June 06, 2008 Features & Images » Feature Story

The Dreamcatcher Commission 

Canada’s attempt to make amends with its stolen children

click to enlarge Residential School Survivor Majorie Natrall at her house in Squamish
  • Residential School Survivor Majorie Natrall at her house in Squamish

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“It is not simply a session to say, ‘here’s what went wrong,’ but it’s also, ‘how do we move to reconciliation?’” said Chuck Strahl, the federal minister of Indian affairs and Member of Parliament for the Chilliwack-Fraser Canyon riding that includes the Pemberton Valley.

“Part of it is to basically document for the first time in a holistic way what happened and why… At least part of it will be the truth of what went on in that sad period.”

The commission expects to prepare a comprehensive record on the operations and policies of the residential school system and detail the experiences of students and former employees.

Strahl stressed that the commission is not a criminal court, and that it is intended solely as a vehicle for Canadians to learn the history and experiences of residential schools.

“If people have accusations towards individuals that are of a criminal nature they shouldn’t wait for the commission, they should go to the RCMP,” he said. “If there’s a commission, you can’t simply say someone can be accused of criminal activity, and not be able to defend themselves.”

Those who wish to identify school employees who engaged in abusive acts will be allowed to do so in additional in camera sessions, out of the public eye, according to Jane Morley, one of the TRC’s three commissioners, though it has not been determined how any testimony will be carried out.

“Certainly, absolutely, they’ll be able to do that in private,” she said. “It’s much more about people standing up and saying what happened, and therefore the names of individuals are not what it’s about.”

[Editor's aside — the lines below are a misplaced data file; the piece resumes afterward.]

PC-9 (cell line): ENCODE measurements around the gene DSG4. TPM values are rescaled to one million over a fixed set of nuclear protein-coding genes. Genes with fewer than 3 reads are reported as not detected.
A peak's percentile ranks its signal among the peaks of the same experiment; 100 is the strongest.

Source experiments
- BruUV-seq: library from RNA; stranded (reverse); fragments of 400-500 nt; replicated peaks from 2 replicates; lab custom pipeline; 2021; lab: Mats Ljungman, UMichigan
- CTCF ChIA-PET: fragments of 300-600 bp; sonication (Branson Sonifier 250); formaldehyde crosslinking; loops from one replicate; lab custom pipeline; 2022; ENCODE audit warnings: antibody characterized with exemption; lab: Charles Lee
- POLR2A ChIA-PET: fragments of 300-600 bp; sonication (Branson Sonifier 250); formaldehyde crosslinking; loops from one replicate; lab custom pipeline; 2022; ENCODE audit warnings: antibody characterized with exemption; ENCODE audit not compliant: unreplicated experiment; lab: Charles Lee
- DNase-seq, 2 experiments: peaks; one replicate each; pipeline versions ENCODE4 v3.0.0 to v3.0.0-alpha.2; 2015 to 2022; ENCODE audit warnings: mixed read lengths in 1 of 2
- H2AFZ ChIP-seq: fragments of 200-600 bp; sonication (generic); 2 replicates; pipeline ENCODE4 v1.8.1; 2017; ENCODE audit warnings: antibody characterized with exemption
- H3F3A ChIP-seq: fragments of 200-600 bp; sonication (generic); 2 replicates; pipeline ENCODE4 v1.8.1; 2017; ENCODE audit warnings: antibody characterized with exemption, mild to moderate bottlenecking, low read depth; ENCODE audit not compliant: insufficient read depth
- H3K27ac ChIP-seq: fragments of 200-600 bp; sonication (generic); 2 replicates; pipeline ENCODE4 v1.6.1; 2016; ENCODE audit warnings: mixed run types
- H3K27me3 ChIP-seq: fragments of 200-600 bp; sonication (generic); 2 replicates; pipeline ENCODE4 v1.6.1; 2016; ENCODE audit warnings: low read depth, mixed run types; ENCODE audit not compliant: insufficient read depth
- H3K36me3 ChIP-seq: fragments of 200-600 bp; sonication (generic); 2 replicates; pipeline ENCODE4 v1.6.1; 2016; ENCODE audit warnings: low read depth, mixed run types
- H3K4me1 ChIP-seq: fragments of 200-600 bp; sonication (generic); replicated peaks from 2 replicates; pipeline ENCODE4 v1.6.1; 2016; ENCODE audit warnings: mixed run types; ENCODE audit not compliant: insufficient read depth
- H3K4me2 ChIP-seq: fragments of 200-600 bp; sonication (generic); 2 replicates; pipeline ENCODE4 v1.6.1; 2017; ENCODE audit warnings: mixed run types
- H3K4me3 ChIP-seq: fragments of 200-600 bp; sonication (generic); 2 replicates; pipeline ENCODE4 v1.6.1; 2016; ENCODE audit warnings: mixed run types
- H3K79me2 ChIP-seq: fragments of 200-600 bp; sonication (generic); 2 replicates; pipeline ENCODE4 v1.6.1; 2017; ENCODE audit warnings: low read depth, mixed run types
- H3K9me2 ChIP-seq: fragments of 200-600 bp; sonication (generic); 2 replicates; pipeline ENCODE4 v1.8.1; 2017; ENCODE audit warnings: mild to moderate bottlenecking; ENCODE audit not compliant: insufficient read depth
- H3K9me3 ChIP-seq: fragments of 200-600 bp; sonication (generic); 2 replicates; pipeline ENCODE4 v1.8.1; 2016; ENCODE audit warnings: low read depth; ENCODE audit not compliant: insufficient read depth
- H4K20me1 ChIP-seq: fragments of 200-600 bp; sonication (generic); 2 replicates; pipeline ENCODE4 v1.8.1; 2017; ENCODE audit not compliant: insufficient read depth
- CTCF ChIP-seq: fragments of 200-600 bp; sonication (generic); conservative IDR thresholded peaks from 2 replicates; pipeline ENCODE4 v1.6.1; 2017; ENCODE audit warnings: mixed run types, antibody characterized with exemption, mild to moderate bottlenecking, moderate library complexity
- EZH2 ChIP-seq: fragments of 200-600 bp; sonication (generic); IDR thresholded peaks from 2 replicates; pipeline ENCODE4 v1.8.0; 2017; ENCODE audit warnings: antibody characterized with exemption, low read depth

Though a first in Canada, the TRC is not the first of its kind. It bares a strong similarity with a Truth and Reconciliation Commission that took place in South Africa between 1996 and 1998.

Chaired by Archbishop Desmond Tutu, it sought to investigate crimes that occurred during the country’s apartheid era. Focusing on human rights violations and reparations, the TRC granted amnesty to anyone, including perpetrators of violence, who agreed to come forward and make “full disclosure of all the relevant facts relating to acts associated with a political objective.” Perpetrators could be summoned to testify, but they would suffer no consequences if they agreed to tell the truth.

Unlike in South Africa, Canada’s TRC will not summon anyone to testify.

“We’re not just talking about reconciliation of victims of abuse and the perpetrators of abuse,” Morley says. “We’re talking about a broader form of reconciliation that will hopefully be reconciliation between aboriginal peoples in Canada and the broader Canadian society.”

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